Advertisement

Studying Autoimmunity by In Vivo RNA Interference

  • Stephan Kissler
Protocol
Part of the Methods in Molecular Biology™ book series (MIMB, volume 555)

Abstract

The occurrence of autoimmunity is strongly associated with multiple gene variants that predispose individuals to disease. The identification of the gene polymorphisms that modulate disease susceptibility is key to our understanding of disease etiology and pathogenesis. While genetic studies in humans have uncovered several associations and have provided possible candidate genes for further study, the use of animal models is indispensable for detailed functional studies. In order to facilitate the genetic manipulation of experimental models of autoimmunity, we employ lentiviral transgenesis in combination with RNA interference (RNAi). This approach bypasses the need for targeted mutagenesis of embryonic stem cells and/or backcrossing of genetically modified animals onto the relevant genetic background. Lentiviral RNAi offers several advantages compared to conventional transgenesis or knockout technology, and these, as well as the technique’s weaknesses, are discussed herein.

Key words

Lentivirus RNAi autoimmunity transgenesis mouse embryo 

References

  1. 1.
    Lois C., Hong E.J., Pease S., Brown E.J. and Baltimore D. (2002) Germline transmission and tissue-specific expression of transgenes delivered by lentiviral vectors. Science 295: 868–872.PubMedCrossRefGoogle Scholar
  2. 2.
    Brummelkamp T.R., Bernards R. and Agami R. (2002) A system for stable expression of short interfering RNAs in mammalian cells. Science 296: 550–553.PubMedCrossRefGoogle Scholar
  3. 3.
    Rubinson et al. (2003) A lentivirus-based system to functionally silence genes in primary mammalian cells, stem cells and transgenic mice by RNA interference. Nat. Genet.33: 401–406.PubMedCrossRefGoogle Scholar
  4. 4.
    Tiscornia G., Singer O., Ikawa M. and Verma I.M. (2003) A general method for gene knockdown in mice by using lentiviral vectors expressing small interfering RNA. Proc. Natl. Acad. Sci. USA 100: 1844–1848.PubMedCrossRefGoogle Scholar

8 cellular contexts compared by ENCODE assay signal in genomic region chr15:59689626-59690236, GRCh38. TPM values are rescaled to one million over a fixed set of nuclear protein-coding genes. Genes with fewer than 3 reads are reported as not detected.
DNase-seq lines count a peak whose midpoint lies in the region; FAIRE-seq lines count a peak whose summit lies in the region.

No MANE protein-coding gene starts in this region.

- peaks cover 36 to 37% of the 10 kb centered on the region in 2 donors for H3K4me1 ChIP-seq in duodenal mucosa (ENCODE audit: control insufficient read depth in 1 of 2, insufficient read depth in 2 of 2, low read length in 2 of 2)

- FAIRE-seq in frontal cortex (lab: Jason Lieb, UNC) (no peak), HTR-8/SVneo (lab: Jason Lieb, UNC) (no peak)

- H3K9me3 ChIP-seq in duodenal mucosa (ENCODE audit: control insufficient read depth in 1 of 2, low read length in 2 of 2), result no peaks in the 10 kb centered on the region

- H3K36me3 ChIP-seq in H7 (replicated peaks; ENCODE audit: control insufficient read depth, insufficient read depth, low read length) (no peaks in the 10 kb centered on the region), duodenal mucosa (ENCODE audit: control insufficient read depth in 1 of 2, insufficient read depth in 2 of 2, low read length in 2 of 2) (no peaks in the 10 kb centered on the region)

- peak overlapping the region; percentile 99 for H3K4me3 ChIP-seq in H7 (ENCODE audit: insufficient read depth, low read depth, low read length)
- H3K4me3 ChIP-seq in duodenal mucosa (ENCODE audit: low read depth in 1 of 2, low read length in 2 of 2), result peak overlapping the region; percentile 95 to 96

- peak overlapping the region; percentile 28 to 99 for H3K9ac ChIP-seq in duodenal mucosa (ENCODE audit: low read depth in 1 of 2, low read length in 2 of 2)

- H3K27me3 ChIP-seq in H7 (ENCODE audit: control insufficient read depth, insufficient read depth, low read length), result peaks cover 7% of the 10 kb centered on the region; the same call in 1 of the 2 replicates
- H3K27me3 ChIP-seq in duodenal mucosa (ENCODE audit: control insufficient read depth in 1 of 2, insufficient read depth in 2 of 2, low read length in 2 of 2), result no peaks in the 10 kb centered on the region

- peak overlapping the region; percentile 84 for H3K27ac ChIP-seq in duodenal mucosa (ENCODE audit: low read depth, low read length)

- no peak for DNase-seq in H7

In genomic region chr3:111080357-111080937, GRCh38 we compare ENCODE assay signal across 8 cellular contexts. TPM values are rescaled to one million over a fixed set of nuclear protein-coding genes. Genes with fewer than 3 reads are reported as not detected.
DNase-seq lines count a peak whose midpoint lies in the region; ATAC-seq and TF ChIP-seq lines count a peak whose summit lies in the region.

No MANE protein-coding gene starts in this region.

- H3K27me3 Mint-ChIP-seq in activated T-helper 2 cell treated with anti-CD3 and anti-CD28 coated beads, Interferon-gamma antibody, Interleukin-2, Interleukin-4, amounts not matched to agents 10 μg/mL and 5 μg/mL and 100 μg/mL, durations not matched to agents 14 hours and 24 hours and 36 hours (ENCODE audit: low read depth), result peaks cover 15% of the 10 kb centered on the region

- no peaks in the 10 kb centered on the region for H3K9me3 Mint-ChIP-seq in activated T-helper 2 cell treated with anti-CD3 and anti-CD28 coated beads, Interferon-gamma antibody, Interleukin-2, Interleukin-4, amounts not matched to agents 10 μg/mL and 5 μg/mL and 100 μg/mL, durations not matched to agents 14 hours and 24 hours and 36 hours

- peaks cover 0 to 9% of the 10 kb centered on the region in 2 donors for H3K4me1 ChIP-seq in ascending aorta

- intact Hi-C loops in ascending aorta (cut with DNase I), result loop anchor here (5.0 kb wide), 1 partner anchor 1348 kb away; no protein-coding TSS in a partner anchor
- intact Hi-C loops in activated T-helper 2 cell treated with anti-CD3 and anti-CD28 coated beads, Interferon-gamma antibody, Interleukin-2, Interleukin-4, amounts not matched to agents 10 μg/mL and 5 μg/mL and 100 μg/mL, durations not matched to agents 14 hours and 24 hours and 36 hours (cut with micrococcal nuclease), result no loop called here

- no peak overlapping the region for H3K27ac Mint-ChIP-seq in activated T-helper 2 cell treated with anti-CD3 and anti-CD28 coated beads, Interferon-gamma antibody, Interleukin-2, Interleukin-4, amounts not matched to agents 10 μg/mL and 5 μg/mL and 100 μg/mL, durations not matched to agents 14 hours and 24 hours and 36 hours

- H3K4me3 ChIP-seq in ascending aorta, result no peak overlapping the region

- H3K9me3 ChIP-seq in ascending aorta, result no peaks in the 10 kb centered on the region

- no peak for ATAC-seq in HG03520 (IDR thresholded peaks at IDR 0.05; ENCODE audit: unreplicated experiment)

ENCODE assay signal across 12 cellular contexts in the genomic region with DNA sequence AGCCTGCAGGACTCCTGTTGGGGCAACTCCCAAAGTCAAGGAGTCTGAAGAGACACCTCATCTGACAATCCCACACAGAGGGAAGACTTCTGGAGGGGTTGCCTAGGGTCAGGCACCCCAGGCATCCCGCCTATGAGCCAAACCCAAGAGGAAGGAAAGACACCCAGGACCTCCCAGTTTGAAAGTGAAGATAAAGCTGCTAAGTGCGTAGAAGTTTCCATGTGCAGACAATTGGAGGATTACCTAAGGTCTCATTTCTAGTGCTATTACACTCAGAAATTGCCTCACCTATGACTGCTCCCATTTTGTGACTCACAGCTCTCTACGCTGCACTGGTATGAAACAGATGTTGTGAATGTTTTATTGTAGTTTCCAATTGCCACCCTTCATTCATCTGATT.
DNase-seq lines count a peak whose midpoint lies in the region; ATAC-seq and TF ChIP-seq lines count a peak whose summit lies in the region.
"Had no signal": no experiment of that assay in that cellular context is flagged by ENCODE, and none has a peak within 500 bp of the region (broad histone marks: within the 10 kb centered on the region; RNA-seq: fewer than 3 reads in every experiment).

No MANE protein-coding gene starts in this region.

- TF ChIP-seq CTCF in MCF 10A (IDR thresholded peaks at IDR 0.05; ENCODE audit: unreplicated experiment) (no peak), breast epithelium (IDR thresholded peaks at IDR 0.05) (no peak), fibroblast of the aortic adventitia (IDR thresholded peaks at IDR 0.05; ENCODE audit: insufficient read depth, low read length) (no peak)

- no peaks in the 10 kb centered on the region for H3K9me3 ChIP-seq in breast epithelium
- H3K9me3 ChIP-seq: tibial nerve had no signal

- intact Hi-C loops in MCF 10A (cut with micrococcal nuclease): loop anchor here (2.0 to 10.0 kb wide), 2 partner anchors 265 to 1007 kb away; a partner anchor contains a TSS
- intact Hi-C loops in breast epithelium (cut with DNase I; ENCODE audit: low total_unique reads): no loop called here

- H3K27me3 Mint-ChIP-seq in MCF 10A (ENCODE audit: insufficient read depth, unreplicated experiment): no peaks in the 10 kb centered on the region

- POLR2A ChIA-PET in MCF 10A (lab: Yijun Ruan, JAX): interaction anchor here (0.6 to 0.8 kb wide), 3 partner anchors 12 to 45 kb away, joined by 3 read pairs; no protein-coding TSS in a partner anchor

5. 5.
    Ventura A., Meissner A., Dillon C.P., McManus M.T., Sharp P.A., Van Parijs L., Jaenisch R. and Jacks T. (2004) Cre-lox conditional RNA interference from transgenes. Proc. Natl. Acad. Sci. USA 101: 10380–10385.PubMedCrossRefGoogle Scholar
  6. 6.
    Szulc J., Wiznerowicz M., Sauvain M.-O., Trono D., and Aebischer P. (2006) A versatile tool for conditional gene expression and knockdown. Nat. Methods 3: 109–116.PubMedCrossRefGoogle Scholar
  7. 7.
    Kissler S., Stern P., Takahashi K., Hunter K., Peterson L.B. and Wicker L.S. (2006) In vivo RNA interference demonstrates a role for Nramp1 in modifying susceptibility to type 1 diabetes. Nat. Genet.38: 479–483.PubMedCrossRefGoogle Scholar
  8. 8.
    Stegmeier F., Hu G., Rickles R.J., Hannon G.J., and Elledge S.J. (2005) A lentiviral microRNA-based system for single-copy polymerase II-regulated RNA interference in mammalian cells. Proc. Natl. Acad. Sci. USA102: 13212–13217.PubMedCrossRefGoogle Scholar

Copyright information

© Humana Press, a part of Springer Science+Business Media, LLC 2009

Authors and Affiliations

  • Stephan Kissler
    • 1
  1. 1.Rudolf Virchow Center / DFG Center for Experimental BiomedicineUniversity of WürzburgWürzburgGermany

Personalised recommendations